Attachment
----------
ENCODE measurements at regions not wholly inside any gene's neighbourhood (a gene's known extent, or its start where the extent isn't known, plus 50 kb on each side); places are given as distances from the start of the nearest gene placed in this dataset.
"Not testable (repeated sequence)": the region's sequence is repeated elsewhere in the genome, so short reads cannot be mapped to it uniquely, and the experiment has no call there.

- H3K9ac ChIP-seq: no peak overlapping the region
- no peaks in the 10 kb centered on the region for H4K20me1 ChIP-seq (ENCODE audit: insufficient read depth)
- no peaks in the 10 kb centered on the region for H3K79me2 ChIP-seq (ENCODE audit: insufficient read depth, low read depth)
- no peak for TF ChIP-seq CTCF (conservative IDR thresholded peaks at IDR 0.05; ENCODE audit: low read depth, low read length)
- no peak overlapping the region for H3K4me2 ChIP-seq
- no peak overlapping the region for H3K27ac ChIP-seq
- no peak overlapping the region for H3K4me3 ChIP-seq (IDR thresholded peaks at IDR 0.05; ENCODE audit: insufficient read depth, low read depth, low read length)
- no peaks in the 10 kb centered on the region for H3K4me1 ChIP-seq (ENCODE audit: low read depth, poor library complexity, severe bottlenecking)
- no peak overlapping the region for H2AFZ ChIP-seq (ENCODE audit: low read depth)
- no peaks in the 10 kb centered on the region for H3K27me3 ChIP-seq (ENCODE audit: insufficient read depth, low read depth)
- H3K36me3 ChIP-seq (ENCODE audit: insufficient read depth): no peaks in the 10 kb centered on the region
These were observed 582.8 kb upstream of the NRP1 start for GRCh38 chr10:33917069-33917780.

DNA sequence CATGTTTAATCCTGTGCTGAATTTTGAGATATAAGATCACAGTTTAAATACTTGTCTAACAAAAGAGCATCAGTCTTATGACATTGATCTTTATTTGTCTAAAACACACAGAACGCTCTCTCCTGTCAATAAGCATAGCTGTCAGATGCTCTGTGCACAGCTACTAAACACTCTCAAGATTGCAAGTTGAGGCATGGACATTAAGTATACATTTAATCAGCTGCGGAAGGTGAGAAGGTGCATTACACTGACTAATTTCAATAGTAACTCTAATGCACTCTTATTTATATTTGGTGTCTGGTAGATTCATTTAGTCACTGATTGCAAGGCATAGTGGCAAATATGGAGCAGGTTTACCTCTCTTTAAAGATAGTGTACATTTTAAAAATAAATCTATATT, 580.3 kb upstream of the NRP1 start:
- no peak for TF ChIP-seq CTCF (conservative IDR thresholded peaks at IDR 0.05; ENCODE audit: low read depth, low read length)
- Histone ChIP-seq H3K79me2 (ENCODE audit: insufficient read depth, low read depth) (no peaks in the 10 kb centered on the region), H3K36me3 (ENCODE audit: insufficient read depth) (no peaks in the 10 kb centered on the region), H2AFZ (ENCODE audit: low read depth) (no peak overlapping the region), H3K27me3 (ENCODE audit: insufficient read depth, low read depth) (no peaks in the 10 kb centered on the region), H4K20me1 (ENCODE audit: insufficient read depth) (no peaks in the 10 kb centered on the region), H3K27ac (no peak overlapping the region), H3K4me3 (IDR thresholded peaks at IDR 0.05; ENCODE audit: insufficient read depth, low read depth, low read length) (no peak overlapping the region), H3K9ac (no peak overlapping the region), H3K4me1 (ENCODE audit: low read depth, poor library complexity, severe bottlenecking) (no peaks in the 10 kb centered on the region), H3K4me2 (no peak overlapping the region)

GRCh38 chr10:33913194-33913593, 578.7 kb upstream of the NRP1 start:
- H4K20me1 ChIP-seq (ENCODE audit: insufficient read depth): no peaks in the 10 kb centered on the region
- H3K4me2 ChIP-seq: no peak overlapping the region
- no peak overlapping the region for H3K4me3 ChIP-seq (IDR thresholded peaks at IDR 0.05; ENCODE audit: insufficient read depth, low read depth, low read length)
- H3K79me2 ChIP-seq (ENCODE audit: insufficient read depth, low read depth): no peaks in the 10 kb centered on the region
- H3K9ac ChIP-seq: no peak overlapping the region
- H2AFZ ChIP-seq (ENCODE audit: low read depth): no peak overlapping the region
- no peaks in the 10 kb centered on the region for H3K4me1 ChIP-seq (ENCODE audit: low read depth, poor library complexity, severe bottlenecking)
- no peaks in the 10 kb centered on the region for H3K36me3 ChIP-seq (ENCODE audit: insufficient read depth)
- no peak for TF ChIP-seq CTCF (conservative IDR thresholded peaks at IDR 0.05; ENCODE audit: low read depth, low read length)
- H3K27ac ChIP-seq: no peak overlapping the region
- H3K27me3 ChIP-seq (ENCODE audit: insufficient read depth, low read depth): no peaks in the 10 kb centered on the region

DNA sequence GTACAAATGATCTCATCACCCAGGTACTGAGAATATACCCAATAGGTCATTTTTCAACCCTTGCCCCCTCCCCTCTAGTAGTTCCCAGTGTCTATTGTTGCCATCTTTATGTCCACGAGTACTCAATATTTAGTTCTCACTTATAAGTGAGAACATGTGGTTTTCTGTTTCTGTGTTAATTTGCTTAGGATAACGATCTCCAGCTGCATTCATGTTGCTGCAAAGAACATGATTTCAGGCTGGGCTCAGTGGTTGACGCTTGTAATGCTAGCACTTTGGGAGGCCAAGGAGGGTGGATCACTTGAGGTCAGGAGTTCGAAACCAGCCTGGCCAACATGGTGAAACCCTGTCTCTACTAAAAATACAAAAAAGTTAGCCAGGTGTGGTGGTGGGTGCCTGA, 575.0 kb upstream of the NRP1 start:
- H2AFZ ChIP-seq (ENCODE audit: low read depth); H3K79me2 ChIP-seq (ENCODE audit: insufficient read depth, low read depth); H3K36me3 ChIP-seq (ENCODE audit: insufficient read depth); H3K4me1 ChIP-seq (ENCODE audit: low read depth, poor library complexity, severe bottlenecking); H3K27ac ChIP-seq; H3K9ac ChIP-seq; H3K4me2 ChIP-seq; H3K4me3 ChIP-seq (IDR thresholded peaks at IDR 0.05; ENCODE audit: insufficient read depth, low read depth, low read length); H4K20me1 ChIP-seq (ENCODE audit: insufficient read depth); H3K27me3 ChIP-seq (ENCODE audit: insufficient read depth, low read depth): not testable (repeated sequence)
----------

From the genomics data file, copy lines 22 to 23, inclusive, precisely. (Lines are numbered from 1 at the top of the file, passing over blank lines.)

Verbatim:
- H3K79me2 ChIP-seq (ENCODE audit: insufficient read depth, low read depth): no peaks in the 10 kb centered on the region
- H3K9ac ChIP-seq: no peak overlapping the region